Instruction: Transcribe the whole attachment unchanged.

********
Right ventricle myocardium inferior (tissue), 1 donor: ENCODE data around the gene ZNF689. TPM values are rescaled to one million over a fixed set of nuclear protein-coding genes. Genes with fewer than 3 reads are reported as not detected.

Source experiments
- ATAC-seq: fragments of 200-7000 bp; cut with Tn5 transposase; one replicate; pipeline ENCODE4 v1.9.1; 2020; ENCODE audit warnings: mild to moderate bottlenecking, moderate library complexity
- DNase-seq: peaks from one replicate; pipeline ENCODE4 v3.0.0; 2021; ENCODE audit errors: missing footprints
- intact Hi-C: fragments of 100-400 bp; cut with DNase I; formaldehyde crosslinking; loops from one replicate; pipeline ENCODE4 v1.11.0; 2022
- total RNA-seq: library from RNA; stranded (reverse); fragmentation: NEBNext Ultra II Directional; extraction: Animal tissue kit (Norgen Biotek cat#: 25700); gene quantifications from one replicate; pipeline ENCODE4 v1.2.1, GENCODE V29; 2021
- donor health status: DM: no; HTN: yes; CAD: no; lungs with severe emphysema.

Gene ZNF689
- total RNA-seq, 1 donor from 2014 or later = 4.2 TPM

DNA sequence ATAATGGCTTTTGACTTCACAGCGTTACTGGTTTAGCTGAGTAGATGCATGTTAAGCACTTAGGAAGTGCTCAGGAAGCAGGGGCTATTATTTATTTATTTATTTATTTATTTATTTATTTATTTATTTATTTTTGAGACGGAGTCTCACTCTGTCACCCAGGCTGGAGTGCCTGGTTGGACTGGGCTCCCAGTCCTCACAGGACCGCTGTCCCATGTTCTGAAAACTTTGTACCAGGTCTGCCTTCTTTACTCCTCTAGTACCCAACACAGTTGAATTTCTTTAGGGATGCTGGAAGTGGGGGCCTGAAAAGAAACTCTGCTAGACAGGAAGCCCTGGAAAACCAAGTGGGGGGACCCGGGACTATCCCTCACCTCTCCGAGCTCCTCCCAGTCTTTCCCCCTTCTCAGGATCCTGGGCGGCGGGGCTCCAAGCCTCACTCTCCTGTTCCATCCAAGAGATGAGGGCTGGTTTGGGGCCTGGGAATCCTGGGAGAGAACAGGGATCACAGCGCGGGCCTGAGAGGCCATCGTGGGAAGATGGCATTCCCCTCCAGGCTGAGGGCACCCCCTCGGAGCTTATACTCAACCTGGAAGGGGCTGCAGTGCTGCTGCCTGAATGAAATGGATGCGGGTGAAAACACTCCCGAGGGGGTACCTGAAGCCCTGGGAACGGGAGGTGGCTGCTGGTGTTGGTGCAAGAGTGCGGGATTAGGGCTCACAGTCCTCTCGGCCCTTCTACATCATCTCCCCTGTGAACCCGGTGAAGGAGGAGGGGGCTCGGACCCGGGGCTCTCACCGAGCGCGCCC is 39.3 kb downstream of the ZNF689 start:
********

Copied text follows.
Right ventricle myocardium inferior (tissue), 1 donor: ENCODE data around the gene ZNF689. TPM values are rescaled to one million over a fixed set of nuclear protein-coding genes. Genes with fewer than 3 reads are reported as not detected.

Source experiments
- ATAC-seq: fragments of 200-7000 bp; cut with Tn5 transposase; one replicate; pipeline ENCODE4 v1.9.1; 2020; ENCODE audit warnings: mild to moderate bottlenecking, moderate library complexity
- DNase-seq: peaks from one replicate; pipeline ENCODE4 v3.0.0; 2021; ENCODE audit errors: missing footprints
- intact Hi-C: fragments of 100-400 bp; cut with DNase I; formaldehyde crosslinking; loops from one replicate; pipeline ENCODE4 v1.11.0; 2022
- total RNA-seq: library from RNA; stranded (reverse); fragmentation: NEBNext Ultra II Directional; extraction: Animal tissue kit (Norgen Biotek cat#: 25700); gene quantifications from one replicate; pipeline ENCODE4 v1.2.1, GENCODE V29; 2021
- donor health status: DM: no; HTN: yes; CAD: no; lungs with severe emphysema.

Gene ZNF689
- total RNA-seq, 1 donor from 2014 or later = 4.2 TPM

DNA sequence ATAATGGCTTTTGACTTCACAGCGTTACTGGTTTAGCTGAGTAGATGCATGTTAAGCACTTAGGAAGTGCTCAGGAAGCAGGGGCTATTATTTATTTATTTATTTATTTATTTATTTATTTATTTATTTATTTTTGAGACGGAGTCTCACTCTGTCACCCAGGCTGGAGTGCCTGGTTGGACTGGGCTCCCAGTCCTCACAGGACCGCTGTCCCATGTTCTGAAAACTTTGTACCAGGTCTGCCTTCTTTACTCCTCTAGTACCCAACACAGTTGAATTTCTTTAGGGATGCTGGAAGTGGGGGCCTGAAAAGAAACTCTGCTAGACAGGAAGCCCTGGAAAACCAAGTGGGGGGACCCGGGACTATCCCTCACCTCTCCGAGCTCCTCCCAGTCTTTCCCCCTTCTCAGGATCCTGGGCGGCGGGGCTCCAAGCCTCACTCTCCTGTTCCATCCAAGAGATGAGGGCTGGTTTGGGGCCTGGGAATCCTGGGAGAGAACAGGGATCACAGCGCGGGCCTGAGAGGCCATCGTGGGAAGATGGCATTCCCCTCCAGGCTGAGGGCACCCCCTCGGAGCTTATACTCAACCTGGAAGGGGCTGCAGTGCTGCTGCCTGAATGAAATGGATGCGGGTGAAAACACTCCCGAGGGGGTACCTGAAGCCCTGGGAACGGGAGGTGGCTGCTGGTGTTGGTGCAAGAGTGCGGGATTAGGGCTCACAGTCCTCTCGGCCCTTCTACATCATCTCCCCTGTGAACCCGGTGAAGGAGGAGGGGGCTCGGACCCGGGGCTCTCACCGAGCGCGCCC is 39.3 kb downstream of the ZNF689 start: